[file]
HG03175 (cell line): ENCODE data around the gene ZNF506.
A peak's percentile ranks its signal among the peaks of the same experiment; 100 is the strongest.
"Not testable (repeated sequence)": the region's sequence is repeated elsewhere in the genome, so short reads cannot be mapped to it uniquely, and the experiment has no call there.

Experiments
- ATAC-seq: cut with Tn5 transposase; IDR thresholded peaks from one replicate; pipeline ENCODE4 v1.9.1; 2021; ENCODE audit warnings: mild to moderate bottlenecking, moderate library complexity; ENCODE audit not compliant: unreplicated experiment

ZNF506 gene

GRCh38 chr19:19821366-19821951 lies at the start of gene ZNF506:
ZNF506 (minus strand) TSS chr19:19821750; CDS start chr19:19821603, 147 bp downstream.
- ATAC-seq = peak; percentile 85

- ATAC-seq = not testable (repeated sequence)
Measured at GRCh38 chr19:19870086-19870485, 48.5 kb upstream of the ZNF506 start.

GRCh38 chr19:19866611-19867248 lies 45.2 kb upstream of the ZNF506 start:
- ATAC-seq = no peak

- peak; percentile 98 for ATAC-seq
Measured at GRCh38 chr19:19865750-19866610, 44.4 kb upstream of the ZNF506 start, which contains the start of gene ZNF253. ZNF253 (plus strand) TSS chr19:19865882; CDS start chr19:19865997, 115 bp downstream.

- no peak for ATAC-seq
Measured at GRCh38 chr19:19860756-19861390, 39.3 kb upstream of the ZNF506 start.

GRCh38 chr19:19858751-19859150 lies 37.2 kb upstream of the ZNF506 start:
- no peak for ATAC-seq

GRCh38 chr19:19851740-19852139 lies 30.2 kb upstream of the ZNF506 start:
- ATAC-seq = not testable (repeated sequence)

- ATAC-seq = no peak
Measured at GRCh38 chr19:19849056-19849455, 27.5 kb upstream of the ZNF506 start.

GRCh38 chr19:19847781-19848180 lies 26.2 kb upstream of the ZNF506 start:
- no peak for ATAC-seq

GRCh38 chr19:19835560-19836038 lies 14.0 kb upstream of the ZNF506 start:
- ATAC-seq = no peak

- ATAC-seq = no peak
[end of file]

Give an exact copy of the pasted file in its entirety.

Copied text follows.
HG03175 (cell line): ENCODE data around the gene ZNF506.
A peak's percentile ranks its signal among the peaks of the same experiment; 100 is the strongest.
"Not testable (repeated sequence)": the region's sequence is repeated elsewhere in the genome, so short reads cannot be mapped to it uniquely, and the experiment has no call there.

Experiments
- ATAC-seq: cut with Tn5 transposase; IDR thresholded peaks from one replicate; pipeline ENCODE4 v1.9.1; 2021; ENCODE audit warnings: mild to moderate bottlenecking, moderate library complexity; ENCODE audit not compliant: unreplicated experiment

ZNF506 gene

GRCh38 chr19:19821366-19821951 lies at the start of gene ZNF506:
ZNF506 (minus strand) TSS chr19:19821750; CDS start chr19:19821603, 147 bp downstream.
- ATAC-seq = peak; percentile 85

- ATAC-seq = not testable (repeated sequence)
Measured at GRCh38 chr19:19870086-19870485, 48.5 kb upstream of the ZNF506 start.

GRCh38 chr19:19866611-19867248 lies 45.2 kb upstream of the ZNF506 start:
- ATAC-seq = no peak

- peak; percentile 98 for ATAC-seq
Measured at GRCh38 chr19:19865750-19866610, 44.4 kb upstream of the ZNF506 start, which contains the start of gene ZNF253. ZNF253 (plus strand) TSS chr19:19865882; CDS start chr19:19865997, 115 bp downstream.

- no peak for ATAC-seq
Measured at GRCh38 chr19:19860756-19861390, 39.3 kb upstream of the ZNF506 start.

GRCh38 chr19:19858751-19859150 lies 37.2 kb upstream of the ZNF506 start:
- no peak for ATAC-seq

GRCh38 chr19:19851740-19852139 lies 30.2 kb upstream of the ZNF506 start:
- ATAC-seq = not testable (repeated sequence)

- ATAC-seq = no peak
Measured at GRCh38 chr19:19849056-19849455, 27.5 kb upstream of the ZNF506 start.

GRCh38 chr19:19847781-19848180 lies 26.2 kb upstream of the ZNF506 start:
- no peak for ATAC-seq

GRCh38 chr19:19835560-19836038 lies 14.0 kb upstream of the ZNF506 start:
- ATAC-seq = no peak

- ATAC-seq = no peak